Yeats Study Guide

Yeats Study Guide - William Butler Yeats(1865 1939 Born in...

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William Butler Yeats (1865 – 1939) - Born in Dublin, Ireland. - Father was originally a lawyer, but gave law up for painting.  Yeats would also  attend art school, but leave to focus on poetry. - Moved to London, then back to Dublin. - Yeats had religious feeling, but could not accept “Christian orthodoxy” and as  such spent his whole life searching for something to fill the void, as it were.  (to a degree he created a new religion of poetry) - Began with kind of a romantic notion, studied Spenser, Shelley, and Blake  (whose works he would edit). - Had the idea of the Spiritus Mundi (more details on this in the  The Second  Coming  section). - Was in love with a woman, Maud Gonne, who never accepted his advances,  but who was the subject of many of his poems. - Finally married in 1917 (at the age of 52) to George Hyde Lees, a woman  who was capable of “automatic writing” which Yeats believed was dictated by  spirits. The Stolen Child Written in 1886 and published in 1889 in  The Wanderings of Oisin and Other  Poems Considered to be one of Yeats’ more notable early poems Yeats was very interested in Irish legends and the places mentioned in this poem  are located in Sligo, Ireland where Yeats spent much of his childhood Based on a Irish legend and concerns faeries beguiling a child to come away  with them and reflects his sadness over the premature death of his brother,  Robert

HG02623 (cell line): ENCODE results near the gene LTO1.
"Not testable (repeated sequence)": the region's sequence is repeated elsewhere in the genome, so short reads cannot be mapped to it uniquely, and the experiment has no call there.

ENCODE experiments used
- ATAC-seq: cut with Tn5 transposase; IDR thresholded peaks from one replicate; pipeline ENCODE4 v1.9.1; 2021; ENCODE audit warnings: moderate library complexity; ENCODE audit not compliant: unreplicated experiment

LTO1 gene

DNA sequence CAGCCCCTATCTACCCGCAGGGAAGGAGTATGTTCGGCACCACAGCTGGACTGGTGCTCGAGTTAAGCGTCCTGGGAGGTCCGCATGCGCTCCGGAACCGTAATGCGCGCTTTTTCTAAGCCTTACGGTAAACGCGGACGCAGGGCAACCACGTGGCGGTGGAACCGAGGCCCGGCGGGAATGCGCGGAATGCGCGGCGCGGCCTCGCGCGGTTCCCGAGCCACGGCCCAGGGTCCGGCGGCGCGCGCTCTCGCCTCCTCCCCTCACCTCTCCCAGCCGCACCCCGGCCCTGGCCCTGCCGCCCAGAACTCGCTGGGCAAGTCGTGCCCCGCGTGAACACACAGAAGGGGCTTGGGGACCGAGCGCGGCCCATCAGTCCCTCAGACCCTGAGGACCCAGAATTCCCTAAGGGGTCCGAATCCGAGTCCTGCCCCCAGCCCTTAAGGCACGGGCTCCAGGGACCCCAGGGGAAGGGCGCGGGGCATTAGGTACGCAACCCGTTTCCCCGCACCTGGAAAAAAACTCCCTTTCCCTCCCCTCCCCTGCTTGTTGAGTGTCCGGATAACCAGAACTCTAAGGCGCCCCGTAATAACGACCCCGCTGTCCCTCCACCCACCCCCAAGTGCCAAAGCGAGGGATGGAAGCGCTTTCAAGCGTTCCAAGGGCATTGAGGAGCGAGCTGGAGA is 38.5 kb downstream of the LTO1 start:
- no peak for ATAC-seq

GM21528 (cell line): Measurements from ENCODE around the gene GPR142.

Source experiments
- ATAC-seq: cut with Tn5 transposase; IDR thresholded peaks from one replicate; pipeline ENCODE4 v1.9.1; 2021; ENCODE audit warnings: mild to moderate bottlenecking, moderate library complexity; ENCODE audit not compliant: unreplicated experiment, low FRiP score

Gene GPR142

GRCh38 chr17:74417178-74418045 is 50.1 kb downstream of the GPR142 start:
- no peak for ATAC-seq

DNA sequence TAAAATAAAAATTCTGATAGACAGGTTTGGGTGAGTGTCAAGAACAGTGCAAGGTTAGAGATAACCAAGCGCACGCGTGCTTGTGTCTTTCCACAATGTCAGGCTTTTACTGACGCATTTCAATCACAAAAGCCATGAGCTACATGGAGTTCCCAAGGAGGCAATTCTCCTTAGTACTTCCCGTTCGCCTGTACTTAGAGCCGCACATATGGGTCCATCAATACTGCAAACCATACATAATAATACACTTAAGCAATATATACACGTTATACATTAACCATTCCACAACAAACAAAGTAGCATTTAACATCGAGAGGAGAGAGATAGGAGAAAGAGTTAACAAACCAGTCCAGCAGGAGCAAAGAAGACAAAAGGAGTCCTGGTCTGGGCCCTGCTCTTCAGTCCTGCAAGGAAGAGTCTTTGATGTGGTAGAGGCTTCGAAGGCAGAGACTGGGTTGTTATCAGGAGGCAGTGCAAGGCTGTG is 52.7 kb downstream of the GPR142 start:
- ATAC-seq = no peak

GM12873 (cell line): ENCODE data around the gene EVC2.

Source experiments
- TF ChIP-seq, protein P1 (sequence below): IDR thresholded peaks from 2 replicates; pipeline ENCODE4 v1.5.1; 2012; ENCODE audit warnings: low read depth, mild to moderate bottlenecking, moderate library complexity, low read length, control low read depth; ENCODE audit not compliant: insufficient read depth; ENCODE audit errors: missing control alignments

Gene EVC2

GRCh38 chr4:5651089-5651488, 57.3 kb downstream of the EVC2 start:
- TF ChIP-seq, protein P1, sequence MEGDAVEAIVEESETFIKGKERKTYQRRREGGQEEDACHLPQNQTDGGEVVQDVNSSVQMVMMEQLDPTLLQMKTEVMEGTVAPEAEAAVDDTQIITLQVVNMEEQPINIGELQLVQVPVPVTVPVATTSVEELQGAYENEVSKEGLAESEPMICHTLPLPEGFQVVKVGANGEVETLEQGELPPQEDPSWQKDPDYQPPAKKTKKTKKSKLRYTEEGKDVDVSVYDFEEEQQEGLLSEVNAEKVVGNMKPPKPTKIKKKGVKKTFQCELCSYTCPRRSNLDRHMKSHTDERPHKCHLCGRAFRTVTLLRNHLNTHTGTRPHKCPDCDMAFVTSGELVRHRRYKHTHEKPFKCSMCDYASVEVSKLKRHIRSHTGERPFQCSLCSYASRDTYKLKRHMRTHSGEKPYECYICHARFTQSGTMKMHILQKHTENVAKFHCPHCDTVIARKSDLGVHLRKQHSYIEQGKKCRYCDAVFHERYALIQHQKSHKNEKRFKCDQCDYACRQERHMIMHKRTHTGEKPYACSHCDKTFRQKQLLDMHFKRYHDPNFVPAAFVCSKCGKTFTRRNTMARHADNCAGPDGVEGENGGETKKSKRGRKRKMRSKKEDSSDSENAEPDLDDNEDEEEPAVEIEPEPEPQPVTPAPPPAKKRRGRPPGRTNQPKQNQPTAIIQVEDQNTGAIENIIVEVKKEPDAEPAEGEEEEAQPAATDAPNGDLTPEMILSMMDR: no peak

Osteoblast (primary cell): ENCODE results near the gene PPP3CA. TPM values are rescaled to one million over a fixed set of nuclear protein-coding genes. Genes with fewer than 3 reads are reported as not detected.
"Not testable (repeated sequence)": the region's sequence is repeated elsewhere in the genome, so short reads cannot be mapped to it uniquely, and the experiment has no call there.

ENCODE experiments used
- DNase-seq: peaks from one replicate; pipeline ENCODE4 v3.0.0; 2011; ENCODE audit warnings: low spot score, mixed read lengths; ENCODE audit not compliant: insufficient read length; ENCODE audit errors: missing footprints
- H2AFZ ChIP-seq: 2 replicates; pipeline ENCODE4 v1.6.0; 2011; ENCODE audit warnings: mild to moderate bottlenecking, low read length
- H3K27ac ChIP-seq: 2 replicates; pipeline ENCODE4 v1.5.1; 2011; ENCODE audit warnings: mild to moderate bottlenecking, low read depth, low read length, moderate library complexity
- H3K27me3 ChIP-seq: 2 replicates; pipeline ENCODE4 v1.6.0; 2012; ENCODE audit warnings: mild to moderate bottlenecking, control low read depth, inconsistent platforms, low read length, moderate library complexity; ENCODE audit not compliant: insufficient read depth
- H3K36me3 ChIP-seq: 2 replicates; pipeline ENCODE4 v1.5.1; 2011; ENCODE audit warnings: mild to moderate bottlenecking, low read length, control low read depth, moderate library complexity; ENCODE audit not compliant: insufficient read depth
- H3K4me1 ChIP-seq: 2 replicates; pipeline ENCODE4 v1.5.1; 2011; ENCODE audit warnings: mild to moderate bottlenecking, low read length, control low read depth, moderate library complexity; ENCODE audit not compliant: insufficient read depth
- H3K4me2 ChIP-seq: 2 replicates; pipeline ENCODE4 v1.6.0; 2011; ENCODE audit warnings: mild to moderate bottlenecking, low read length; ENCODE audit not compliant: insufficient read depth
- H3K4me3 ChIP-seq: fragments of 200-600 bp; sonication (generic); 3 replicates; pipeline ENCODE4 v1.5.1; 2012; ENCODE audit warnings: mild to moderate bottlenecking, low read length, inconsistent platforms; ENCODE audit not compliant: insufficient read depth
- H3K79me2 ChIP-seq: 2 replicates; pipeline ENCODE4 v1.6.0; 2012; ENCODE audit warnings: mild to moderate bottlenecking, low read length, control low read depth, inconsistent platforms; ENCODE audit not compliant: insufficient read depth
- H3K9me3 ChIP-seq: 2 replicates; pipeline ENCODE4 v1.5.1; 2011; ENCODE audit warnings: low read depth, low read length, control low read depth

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The poem reflects the early influence of Romantic literature and Pre-Raphaelite  verse Themes Description of the location (Sligo) which sets the somber mood of the poem Faeries are attempting to coax the children into coming away with them Faeries appear to be friendly at first They are actually quite mischievous and evil according to the OED Weeping – expresses the sorrow and pain of the world, the faeries feel that it  is better for the children to come away with them to a happier place  Down by the Salley Gardens (p.2024) - Supposedly Yeats’s attempt to recall a song from “three lines imperfectly  remembered” by an old peasant woman. - “Salley” refers to sallow, or the willow.  A quick look in the OED will show that  the willow is often a symbol of unrequited love, or for mourning the loss of a  loved one; both themes that apply to the poem. - Two quatrains, rhyme scheme aabb ccdd. - His love is described as “snow white” twice, implying a purity and grace in  her.
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